Certainly, diagnosis is best made when the clinical course of the oral lesions parallels that of skin lesions. However, in a long-standing eczema-like eruption occurring on the lips, psoriasis should be suspected in the differential diagnosis and a biopsy should be taken in case no response to treatment occurs [3].

In the present case, the histological examination showed features of psoriasis. There wasn't any chronic candidiasis and the clinical aspects ruled out Reiter's syndrome. Additionally, chronicity and clinical appearance of the lesions suggested also a psoriasis. Weighing against this diagnosis were the absence of mucosal or skin lesions, lack of a family history of psoriasis and the absence of HLA typing. Thus, in our case, diagnosis of isolated lip psoriasis was made only by the histopathological and clinical findings.

This case is therefore interesting, as it indicates that psoriasis can manifest with lip involvement only for a long time. Therefore, psoriasis should be considered in the differential diagnosis of chronic and⁄or recurrent, treatment-resistant oral mucosal lesions, even in the absence of absolute histopathological findings, accompanying skin lesions or a positive family history.

Mild trauma, chronic irritation or protruding teeth can lead to psoriatic lesions on the lips, especially in a genetically predisposed individual [3]. Brenner et al. [7]  reported a case of psoriatic cheilitis triggered by protruding teeth, the condition was resolved by replacing the teeth with a non-irritating prosthesis. Lip psoriasis is worsened by cold or dry weather, physical manipulation such as lip biting and exuberant rubbing, and by irritating substances, suggesting the Koebner phenomenon. Most authors have reported a significant psychiatric morbidity and profound negative effects on emotional and social quality of life of their patients [1,3].

For this patient, although there were no cutaneous manifestations or other physical symptoms, her lip psoriasis was associated with substantial psychiatric morbidity.

Lip psoriasis can be clinically confused with contact chelitis, chronic eczema, actinic dermatitis, chronic candidiasis and leucoplakia. In our case, these were not supported histologically.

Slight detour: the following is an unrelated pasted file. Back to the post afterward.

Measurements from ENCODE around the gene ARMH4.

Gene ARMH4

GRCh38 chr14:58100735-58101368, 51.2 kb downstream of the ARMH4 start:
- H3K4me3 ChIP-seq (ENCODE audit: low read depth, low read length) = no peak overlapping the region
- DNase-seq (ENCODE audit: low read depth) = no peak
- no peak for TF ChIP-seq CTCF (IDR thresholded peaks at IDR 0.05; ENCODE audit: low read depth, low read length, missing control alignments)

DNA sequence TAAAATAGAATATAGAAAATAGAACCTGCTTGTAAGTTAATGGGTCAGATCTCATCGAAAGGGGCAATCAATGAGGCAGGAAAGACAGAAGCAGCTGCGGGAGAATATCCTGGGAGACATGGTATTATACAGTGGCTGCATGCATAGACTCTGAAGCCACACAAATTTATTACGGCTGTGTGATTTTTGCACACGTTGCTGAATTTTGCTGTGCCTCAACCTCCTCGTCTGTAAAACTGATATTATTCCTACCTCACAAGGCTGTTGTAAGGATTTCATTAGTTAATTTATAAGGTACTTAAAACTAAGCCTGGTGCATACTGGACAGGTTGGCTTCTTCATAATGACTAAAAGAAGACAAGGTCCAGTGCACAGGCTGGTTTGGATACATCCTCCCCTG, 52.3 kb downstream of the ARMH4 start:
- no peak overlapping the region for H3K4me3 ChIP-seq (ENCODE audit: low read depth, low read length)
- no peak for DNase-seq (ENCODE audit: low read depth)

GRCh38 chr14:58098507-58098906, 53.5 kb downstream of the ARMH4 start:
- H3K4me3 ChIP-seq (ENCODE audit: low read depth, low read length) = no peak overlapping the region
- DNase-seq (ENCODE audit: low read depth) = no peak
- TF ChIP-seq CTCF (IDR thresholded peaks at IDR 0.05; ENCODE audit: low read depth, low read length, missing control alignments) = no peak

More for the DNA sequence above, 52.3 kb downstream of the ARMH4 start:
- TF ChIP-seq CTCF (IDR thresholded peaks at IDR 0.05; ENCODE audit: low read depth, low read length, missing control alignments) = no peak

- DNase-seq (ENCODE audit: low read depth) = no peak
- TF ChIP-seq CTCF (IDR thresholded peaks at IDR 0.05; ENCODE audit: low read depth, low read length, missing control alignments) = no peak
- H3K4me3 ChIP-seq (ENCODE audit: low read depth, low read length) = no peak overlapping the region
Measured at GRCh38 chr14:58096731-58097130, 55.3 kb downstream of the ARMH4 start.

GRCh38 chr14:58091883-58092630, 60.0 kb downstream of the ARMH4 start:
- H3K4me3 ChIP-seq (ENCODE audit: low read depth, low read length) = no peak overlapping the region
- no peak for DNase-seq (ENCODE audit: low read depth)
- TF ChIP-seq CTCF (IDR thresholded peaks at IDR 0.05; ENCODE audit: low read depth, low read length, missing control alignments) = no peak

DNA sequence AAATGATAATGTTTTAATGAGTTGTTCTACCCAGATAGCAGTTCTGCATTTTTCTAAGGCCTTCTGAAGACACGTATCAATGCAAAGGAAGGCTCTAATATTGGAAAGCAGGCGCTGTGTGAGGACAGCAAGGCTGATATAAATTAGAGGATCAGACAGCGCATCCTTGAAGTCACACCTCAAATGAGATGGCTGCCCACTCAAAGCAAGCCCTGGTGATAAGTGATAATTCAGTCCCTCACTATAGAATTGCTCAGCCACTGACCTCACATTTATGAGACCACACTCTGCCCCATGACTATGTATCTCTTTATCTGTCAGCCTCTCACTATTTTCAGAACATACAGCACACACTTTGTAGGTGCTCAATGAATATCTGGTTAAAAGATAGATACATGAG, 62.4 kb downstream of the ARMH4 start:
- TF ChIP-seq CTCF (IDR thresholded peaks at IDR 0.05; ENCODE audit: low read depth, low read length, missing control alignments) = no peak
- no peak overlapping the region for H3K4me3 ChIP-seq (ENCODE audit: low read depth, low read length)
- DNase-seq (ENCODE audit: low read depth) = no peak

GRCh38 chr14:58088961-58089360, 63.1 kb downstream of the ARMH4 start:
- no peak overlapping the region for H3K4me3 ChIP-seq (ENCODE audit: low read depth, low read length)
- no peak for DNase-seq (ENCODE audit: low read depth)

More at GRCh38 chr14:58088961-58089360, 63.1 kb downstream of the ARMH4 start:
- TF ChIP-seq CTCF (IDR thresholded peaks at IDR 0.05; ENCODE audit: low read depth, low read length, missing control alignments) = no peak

Given the rarity of this condition, the prevalence, distribution, natural history, and most effective treatments are unknown. Although this condition is apparently unresponsive to mild topical steroids such us those frequently prescribed for the lips, it frequently responds well to more potent steroids. Additionally, the use of topical vitamin D analogues and tacrolimus has been beneficial [1]. Sehgal [8] advocates the use of a combined therapy based on topical tacrolimus, calcipotriol, and betamethasone dipropionate.

Table I

Summary of cases of psoriatic cheilitis reported in the literature.


Perioral psoriasis is an unusual presentation of psoriasis. Our case demonstrates the significant diagnosis difficulties of psoriasis based upon exclusive lip lesions. Then it is suggested that psoriasis should be in the differential diagnosis of lip lesions presenting with fissuring and scale, especially in the setting of a personal or family history of psoriasis, although these are not always present. Clinical suspicion is required to detect this disease because it may be confused with more common conditions, such as candidiasis, irritant or actinic cheilitis, bacterial infection or atopic dermatitis.

Conflicts of interest

The authors declare that they have no conflicts of interest in relation to this article.


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All Tables

Table I

Summary of cases of psoriatic cheilitis reported in the literature.

All Figures

thumbnail Fig. 1

(a) Mild edema and minimal erythema of both lips. (b) Cracking, fissure and adherent whitish scales on the vermillion.

In the text
thumbnail Fig. 2

(a) HE ×200: Hyperplasia of the rete ridges and thinning of dermal papillae; Oedematous derm with dense cell infiltrate. (b) HE ×400: Micro-abscesses of Munro (clusters of neutrophil polynuclear) within an hyperplastic and parakeratotic epithelial layer.

In the text
thumbnail Fig. 3

Appearance of the lips at 15 days of control showing a notable improvement.

In the text